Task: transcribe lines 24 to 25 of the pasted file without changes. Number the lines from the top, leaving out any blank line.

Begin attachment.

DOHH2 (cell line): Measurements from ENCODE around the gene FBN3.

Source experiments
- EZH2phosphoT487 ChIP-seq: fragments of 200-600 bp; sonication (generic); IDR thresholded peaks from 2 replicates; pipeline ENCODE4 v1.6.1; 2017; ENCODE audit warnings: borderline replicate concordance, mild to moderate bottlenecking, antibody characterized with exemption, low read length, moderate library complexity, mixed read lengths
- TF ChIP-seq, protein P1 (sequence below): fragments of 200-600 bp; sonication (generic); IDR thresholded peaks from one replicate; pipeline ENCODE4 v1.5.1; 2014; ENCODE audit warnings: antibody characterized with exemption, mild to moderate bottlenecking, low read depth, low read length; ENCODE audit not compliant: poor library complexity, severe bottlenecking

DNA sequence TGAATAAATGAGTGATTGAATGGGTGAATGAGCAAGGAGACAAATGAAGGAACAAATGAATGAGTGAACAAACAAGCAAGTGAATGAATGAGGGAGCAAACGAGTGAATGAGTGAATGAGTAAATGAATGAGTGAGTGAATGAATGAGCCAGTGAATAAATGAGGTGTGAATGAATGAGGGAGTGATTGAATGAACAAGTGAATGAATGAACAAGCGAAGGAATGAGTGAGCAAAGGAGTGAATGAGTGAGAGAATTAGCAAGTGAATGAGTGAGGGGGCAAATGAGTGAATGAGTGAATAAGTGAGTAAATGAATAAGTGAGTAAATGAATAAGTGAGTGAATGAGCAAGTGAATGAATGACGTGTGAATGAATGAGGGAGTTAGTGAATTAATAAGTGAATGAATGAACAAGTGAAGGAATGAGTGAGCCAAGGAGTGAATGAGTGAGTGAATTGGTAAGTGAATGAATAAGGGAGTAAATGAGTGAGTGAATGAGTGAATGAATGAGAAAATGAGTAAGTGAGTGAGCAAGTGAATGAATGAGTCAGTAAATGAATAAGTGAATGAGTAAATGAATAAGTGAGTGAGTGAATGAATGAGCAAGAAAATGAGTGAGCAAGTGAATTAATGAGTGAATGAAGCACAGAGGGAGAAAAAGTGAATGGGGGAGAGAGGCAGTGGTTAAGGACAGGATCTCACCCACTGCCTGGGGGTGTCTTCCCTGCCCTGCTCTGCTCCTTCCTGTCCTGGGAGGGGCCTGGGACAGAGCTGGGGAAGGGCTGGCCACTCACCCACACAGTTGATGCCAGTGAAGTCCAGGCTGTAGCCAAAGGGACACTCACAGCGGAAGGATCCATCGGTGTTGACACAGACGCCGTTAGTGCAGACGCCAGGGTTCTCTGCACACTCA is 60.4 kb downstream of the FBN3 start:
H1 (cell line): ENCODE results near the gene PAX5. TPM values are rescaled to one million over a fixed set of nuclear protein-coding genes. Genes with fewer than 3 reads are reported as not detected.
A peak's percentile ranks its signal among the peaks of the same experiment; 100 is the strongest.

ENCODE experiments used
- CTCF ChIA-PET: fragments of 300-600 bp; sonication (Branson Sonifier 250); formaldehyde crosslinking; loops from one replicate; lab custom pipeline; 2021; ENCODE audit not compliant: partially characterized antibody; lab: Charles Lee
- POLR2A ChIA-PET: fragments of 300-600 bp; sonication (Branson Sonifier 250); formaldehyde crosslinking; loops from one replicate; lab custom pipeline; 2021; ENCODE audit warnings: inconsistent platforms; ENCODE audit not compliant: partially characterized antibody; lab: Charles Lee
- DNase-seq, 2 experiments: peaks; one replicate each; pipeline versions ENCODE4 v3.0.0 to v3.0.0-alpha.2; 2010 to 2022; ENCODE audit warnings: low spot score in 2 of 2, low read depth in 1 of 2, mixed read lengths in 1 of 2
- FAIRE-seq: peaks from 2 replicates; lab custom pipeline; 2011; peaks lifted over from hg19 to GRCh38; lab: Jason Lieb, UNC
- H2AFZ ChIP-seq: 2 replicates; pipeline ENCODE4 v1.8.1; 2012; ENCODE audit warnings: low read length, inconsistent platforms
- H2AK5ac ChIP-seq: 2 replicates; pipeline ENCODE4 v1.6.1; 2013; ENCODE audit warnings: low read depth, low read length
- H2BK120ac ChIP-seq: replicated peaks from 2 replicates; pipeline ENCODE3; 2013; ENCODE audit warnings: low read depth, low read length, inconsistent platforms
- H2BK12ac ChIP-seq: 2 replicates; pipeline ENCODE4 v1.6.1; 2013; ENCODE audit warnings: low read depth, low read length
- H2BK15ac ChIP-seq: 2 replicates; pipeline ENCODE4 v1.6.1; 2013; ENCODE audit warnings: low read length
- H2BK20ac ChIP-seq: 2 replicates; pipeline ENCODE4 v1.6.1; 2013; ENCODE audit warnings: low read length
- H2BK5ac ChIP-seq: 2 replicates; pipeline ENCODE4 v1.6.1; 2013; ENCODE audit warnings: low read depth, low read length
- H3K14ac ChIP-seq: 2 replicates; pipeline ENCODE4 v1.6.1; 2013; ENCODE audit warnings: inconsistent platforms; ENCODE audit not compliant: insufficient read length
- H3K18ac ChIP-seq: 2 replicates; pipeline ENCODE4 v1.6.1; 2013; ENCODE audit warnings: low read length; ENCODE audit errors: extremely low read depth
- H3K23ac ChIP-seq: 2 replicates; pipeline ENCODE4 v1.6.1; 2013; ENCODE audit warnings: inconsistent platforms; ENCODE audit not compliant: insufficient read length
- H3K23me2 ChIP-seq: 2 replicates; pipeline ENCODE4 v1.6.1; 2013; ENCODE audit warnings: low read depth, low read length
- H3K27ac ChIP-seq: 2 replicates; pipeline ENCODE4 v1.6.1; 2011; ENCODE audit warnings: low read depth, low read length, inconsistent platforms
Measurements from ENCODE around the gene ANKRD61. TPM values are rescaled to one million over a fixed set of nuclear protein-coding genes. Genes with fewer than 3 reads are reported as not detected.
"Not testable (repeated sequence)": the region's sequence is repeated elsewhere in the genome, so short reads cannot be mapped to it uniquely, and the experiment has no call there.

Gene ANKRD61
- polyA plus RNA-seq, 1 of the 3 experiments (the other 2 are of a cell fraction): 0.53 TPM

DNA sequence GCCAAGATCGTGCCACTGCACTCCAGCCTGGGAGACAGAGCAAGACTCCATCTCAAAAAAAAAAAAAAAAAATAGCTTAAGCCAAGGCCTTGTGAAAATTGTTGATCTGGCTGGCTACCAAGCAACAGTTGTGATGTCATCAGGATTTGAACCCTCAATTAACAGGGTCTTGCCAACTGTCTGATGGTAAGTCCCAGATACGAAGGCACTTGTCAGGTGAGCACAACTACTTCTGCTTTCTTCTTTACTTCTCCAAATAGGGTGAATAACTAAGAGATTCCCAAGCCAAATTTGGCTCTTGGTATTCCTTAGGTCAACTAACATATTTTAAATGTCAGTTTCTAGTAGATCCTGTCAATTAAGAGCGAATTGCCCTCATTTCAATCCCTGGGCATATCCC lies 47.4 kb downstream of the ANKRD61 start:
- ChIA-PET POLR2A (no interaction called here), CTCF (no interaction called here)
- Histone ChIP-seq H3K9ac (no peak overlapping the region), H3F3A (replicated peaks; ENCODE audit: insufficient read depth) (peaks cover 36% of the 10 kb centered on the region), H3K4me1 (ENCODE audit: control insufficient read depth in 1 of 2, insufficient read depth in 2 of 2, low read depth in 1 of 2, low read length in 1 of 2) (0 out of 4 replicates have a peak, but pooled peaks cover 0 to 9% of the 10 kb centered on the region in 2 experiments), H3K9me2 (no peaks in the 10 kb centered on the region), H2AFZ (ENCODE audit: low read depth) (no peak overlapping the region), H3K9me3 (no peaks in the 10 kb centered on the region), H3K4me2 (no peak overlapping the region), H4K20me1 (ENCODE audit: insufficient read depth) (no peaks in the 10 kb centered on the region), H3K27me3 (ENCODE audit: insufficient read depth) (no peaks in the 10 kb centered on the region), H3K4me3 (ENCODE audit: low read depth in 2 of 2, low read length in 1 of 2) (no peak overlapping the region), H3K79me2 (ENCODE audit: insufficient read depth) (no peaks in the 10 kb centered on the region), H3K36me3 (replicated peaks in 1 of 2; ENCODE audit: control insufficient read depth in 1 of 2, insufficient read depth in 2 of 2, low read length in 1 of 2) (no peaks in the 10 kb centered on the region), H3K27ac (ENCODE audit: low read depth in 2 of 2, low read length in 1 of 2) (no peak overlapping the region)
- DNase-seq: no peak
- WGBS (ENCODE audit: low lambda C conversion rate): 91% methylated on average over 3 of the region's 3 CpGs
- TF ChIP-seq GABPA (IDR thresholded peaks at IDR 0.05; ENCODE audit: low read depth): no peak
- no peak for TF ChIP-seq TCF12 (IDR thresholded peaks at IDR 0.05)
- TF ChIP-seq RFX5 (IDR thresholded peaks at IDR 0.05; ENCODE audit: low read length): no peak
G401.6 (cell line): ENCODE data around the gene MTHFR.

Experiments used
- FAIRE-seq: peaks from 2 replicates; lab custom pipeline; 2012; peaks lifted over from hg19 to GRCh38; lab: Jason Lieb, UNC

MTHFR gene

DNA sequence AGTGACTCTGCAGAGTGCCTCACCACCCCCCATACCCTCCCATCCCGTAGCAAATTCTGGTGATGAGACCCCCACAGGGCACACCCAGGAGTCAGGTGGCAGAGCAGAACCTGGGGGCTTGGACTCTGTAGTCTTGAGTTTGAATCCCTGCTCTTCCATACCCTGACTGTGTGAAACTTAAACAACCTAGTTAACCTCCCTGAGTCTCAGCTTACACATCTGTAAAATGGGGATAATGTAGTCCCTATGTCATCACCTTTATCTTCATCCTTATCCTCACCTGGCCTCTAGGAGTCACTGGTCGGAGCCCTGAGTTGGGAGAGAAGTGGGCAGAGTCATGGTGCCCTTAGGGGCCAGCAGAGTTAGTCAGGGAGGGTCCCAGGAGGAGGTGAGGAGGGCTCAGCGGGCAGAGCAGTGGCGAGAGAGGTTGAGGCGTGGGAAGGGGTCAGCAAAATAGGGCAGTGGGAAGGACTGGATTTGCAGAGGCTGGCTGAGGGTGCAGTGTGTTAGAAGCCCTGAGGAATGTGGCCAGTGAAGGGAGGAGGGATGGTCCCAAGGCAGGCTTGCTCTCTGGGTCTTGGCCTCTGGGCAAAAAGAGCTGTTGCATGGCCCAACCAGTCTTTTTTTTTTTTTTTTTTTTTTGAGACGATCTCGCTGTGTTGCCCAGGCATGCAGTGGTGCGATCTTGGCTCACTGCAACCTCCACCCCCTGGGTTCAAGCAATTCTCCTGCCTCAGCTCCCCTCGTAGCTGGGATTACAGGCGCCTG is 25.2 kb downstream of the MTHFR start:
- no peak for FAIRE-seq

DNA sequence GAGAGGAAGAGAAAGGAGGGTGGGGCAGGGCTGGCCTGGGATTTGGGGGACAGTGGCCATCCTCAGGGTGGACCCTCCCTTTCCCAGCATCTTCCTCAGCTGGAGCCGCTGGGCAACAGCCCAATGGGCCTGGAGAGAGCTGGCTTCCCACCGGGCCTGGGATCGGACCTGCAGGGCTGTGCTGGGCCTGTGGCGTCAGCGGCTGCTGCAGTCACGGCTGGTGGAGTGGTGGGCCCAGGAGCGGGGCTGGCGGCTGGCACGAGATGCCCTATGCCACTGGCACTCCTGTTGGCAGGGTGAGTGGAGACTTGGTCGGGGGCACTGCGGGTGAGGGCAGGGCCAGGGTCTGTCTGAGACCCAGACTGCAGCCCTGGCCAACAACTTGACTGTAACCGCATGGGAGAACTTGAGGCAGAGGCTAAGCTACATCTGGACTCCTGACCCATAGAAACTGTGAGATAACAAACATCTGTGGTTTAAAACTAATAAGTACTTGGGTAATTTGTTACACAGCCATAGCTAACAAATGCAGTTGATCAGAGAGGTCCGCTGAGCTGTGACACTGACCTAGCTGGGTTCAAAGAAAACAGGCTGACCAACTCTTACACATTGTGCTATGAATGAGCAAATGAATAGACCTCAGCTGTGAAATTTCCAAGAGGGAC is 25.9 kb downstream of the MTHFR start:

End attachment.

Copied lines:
- H3K27ac ChIP-seq: 2 replicates; pipeline ENCODE4 v1.6.1; 2011; ENCODE audit warnings: low read depth, low read length, inconsistent platforms
Measurements from ENCODE around the gene ANKRD61. TPM values are rescaled to one million over a fixed set of nuclear protein-coding genes. Genes with fewer than 3 reads are reported as not detected.